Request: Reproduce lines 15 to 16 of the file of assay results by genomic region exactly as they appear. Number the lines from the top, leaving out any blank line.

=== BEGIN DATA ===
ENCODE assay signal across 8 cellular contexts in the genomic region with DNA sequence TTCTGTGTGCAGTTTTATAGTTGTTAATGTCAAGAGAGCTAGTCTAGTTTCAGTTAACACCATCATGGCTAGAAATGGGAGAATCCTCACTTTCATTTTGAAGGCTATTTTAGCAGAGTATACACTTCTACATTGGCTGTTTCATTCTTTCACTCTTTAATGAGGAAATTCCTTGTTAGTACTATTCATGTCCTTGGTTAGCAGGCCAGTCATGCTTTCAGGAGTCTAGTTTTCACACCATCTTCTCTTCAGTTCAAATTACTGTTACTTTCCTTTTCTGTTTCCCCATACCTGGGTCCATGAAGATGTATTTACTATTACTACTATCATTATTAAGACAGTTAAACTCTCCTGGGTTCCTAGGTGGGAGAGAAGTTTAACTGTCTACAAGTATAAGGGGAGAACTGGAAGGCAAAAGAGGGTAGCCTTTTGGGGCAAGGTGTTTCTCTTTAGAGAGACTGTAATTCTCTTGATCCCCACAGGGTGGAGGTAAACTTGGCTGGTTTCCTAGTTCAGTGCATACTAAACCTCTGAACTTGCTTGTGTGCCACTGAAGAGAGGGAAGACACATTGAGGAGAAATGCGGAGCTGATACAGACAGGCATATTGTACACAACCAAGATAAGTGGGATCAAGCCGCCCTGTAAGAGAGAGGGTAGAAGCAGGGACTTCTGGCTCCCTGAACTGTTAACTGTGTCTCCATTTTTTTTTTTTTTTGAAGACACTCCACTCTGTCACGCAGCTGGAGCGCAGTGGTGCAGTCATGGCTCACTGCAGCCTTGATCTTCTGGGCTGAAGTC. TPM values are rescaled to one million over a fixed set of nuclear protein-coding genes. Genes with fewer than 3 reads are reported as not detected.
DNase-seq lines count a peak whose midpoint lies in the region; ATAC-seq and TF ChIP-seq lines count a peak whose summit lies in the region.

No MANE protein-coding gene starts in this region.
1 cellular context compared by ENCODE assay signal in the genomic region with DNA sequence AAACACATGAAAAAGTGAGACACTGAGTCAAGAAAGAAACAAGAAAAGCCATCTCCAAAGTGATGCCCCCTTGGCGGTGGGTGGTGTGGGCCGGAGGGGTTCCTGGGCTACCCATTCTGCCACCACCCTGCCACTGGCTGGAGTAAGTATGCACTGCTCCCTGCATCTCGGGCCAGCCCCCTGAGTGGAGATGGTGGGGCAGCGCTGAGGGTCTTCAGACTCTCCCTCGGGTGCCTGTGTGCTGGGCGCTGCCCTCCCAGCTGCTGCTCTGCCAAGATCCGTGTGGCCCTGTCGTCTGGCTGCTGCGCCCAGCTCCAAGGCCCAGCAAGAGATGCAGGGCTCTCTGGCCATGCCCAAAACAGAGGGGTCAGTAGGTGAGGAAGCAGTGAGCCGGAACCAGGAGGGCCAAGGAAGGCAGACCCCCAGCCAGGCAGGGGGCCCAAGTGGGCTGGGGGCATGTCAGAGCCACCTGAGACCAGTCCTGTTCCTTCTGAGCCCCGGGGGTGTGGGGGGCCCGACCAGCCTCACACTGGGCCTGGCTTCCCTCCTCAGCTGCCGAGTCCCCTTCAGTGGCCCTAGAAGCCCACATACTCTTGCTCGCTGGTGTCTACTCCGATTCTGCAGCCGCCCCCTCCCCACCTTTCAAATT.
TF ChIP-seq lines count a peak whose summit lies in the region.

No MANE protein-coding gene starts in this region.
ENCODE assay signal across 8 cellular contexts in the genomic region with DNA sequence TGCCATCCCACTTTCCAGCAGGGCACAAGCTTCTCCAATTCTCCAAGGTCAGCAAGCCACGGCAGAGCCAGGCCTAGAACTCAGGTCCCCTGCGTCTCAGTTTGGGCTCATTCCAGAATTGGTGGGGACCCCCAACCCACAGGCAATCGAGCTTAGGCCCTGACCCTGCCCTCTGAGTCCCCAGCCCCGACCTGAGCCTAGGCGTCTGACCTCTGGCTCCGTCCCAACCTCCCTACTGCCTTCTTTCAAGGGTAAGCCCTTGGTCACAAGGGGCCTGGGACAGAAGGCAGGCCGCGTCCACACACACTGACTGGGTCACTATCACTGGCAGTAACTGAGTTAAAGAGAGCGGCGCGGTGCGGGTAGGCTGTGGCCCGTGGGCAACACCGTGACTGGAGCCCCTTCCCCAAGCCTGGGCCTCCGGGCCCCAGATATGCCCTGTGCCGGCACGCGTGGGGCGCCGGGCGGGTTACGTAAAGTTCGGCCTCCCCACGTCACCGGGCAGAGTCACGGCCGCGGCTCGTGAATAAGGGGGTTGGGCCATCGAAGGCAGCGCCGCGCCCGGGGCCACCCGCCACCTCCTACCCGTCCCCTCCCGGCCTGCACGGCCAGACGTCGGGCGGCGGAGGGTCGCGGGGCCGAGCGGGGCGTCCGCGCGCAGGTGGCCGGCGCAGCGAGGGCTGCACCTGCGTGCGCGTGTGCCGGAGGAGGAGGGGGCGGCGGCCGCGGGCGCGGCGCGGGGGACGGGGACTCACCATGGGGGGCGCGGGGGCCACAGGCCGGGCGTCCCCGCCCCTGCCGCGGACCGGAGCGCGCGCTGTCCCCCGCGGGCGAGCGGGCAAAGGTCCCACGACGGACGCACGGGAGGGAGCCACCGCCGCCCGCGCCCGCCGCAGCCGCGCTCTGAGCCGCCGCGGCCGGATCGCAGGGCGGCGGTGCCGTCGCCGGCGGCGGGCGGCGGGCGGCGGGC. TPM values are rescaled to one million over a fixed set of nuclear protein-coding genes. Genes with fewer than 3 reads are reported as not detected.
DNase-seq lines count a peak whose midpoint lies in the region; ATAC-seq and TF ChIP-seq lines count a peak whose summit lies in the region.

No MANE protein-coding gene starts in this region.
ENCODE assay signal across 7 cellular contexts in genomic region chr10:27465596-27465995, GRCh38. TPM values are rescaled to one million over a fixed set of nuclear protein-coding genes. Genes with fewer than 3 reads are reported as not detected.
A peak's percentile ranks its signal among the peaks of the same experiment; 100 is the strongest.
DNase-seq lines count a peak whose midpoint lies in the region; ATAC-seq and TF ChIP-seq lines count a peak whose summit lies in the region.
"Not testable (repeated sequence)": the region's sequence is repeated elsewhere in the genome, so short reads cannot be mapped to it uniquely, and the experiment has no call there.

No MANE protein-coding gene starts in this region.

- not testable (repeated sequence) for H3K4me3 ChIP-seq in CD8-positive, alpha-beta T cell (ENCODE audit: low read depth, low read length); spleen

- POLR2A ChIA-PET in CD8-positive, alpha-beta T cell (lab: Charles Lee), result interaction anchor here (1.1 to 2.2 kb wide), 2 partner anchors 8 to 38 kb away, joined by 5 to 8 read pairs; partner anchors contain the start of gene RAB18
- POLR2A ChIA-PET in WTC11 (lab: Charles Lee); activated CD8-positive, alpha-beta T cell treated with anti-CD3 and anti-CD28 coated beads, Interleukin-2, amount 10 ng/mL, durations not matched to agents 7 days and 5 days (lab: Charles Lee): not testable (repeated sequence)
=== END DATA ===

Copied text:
- not testable (repeated sequence) for H3K4me3 ChIP-seq in CD8-positive, alpha-beta T cell (ENCODE audit: low read depth, low read length); spleen

- POLR2A ChIA-PET in CD8-positive, alpha-beta T cell (lab: Charles Lee), result interaction anchor here (1.1 to 2.2 kb wide), 2 partner anchors 8 to 38 kb away, joined by 5 to 8 read pairs; partner anchors contain the start of gene RAB18